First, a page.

Before we begin, if this is your first introduction to Newspaper3k and text sentiment analysis, I have written articles here and here introducing the subject.  Therefore, I will not go over the scraping part in great detail.  Instead, I will show you the code and briefly review it.  You can type it out in either your preferred code editor or Jupyter Notebooks however, I used Jupyter to do the entire code for this exercise. 

First, we import the necessary libraries:

import requests
from newspaper import Article, ArticleException
from bs4 import BeautifulSoup
from dateutil.rrule import *
from datetime import *
from textblob import TextBlob
import nltk
import csv'punkt')

Now, we need to set our timeframe.

start_dates = [datetime.strftime(dt, "%Y-%m-%d") for dt in rrule(MONTHLY, dtstart=datetime(2020, 9, 1), until=datetime(2021, 8, 1))]
end_dates = [datetime.strftime(dt, "%Y-%m-%d") for dt in rrule(MONTHLY, dtstart=datetime(2020, 9, 30), bymonthday=(31, -1), bysetpos=1, until=datetime(2021, 8, 31))]
dates_list = list(zip(start_dates, end_dates))

I’m using the dateutil library to set our dates for us.  datetime.rrule allows us to efficiently set our monthly intervals and get the correct number of days per month.  Using list comprehension we set a list of start dates and end dates for every month.  Then we use zip() to pair the appropriate start and end dates together into tuples, and then put those pairs into a big list.  These will be the search terms for the start and end dates and we need them to be in the 'datetime' format shown.

I will now show you the function which takes those dates as a parameter and then will scrape the articles and perform the sentiment analysis.  This section will take several hours to run.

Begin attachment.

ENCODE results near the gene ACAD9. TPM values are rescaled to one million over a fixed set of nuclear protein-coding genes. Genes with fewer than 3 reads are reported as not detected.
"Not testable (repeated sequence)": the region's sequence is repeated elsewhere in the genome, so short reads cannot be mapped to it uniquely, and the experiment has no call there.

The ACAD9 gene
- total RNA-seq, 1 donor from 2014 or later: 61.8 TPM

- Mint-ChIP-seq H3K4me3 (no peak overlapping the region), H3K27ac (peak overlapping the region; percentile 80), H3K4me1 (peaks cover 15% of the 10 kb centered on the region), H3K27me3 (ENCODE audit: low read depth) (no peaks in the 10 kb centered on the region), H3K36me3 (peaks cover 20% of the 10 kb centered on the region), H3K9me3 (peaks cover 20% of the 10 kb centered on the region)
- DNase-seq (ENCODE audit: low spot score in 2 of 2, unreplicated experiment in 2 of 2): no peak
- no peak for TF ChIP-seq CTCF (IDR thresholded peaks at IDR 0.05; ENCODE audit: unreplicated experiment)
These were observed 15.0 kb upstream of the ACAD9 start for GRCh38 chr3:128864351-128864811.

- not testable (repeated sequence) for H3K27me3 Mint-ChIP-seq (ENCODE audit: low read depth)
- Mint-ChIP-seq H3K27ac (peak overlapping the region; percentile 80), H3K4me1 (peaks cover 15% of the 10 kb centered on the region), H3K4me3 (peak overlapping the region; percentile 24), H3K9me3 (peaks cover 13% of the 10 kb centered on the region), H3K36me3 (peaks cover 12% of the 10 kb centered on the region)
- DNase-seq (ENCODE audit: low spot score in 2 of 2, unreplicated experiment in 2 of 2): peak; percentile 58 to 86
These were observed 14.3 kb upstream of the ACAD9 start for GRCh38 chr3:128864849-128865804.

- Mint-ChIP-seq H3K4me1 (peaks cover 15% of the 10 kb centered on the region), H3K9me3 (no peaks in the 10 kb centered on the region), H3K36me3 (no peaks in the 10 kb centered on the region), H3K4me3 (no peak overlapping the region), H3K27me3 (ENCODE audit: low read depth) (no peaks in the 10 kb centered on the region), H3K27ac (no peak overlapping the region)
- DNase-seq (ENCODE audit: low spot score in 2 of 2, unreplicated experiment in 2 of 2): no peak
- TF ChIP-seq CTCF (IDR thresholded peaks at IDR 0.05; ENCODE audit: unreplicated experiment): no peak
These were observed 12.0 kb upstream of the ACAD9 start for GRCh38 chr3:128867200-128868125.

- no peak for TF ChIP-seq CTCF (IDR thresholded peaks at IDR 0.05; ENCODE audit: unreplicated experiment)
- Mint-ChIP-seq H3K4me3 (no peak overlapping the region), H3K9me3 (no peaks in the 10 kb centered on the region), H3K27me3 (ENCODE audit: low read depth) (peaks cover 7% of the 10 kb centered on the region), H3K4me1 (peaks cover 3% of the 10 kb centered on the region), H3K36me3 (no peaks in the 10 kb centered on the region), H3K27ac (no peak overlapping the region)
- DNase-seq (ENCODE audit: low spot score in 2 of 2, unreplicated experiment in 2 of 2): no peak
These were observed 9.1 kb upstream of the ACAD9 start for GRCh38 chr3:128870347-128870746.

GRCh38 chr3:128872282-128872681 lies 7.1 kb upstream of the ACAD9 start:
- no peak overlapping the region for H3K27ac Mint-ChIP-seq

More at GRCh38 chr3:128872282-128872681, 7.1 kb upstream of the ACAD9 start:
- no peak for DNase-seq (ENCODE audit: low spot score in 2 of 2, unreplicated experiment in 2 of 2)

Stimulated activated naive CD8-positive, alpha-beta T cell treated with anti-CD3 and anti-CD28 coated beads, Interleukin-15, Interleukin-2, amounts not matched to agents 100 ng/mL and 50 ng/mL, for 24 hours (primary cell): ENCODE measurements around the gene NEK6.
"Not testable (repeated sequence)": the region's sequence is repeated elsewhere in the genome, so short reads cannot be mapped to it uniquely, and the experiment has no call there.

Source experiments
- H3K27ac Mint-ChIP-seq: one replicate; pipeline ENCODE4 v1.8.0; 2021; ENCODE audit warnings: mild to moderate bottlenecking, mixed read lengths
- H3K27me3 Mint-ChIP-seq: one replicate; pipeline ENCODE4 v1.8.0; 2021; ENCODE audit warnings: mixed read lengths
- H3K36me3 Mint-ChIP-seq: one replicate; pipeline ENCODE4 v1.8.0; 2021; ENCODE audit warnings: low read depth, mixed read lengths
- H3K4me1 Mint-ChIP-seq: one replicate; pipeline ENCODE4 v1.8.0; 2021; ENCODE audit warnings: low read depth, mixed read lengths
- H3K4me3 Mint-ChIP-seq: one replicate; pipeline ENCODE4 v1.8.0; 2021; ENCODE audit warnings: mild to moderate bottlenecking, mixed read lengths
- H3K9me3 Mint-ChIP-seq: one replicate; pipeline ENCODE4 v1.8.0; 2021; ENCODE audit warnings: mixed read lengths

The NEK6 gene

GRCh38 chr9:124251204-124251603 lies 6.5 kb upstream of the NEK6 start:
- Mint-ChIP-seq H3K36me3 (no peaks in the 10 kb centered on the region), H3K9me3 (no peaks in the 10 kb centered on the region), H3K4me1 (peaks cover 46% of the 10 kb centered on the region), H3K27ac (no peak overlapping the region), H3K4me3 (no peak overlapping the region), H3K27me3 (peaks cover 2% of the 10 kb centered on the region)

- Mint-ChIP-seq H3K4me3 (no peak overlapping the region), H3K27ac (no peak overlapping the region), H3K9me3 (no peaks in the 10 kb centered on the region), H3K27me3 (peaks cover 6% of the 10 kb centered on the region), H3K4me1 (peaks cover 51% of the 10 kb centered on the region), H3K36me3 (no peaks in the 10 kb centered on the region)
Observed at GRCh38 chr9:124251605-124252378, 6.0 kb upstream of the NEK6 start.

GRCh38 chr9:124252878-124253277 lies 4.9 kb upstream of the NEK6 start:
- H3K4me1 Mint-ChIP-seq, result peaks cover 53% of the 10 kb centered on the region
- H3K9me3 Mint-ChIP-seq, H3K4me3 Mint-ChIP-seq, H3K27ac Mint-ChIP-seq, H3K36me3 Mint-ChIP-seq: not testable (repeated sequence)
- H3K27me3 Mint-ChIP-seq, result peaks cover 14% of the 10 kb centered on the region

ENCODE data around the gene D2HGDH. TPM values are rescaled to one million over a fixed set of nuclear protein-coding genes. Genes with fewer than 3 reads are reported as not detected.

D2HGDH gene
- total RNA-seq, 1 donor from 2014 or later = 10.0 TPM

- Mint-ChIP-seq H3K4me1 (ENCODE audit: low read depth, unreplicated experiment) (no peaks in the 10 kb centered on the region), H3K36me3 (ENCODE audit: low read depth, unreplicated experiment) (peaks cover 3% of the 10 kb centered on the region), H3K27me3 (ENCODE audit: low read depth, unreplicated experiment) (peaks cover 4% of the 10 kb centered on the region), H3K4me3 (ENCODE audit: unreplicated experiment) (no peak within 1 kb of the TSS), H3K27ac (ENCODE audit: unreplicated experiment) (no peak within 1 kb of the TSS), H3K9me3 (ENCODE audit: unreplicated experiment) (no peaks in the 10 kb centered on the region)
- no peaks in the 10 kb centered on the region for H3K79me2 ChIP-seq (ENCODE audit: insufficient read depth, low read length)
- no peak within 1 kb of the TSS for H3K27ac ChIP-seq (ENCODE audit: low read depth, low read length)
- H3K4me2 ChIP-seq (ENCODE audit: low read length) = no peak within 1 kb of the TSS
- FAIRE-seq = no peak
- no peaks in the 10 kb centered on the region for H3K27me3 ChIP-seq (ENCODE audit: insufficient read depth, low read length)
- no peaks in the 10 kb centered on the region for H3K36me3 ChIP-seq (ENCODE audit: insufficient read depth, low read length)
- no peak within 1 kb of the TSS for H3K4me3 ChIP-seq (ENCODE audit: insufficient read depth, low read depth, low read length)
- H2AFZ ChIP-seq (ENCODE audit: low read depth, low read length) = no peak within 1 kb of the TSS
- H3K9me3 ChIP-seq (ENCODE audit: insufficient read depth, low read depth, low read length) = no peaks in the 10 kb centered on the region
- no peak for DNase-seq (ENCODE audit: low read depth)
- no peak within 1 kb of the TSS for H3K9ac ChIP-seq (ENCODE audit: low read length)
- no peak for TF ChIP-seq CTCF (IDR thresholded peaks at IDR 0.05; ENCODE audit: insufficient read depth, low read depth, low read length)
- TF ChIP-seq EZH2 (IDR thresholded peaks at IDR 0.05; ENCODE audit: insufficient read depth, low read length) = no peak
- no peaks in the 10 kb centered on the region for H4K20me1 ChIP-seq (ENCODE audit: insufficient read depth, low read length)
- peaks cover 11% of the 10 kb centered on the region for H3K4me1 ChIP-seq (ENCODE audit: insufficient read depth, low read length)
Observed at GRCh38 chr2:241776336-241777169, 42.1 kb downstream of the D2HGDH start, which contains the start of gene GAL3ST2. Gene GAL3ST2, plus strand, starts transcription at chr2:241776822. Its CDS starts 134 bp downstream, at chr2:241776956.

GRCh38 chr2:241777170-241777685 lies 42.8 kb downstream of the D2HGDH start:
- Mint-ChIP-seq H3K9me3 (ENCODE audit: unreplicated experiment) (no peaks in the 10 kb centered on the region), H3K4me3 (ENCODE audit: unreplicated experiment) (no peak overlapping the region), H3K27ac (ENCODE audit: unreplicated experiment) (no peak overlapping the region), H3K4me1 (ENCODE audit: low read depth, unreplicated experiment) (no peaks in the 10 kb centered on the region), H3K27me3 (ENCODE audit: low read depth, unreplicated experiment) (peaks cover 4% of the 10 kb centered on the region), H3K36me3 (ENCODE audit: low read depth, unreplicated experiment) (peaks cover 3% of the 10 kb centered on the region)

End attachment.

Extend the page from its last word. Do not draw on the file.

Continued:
def get_articles(dates):
    news_sites = ['', '', '']
    data = []

    for site in news_sites:
        # loop through each set of dates you wish to input
        for date1, date2 in dates:
            articles = []
            # URL of the Google News RSS with Joe Biden in the search parameter
            main_url = "" + date1 + "+before:" + 
                date2 + "+site:" + site + "&ceid=US:en&hl=en-US&gl=US"
            # get the results in the RSS and collect the links
            response = requests.get(main_url)
            webpage = response.content
            soup = BeautifulSoup(webpage, features="xml")
            items = soup.find_all('item')
            for item in items:
                link = item.find('link').text

            # parse the articles and get the polarity and subjectivity scores for each in your 
            # specified time frame
            for url in articles:
                # print(url)
                # We throw this in a try/except block in case we get a bad link which would kill the program
	        # Newspaper3k to scrape the article text and title
                    article = Article(url)

                    title = article.title
                    text = article.text
                    # to make sure that the article does include Joe Biden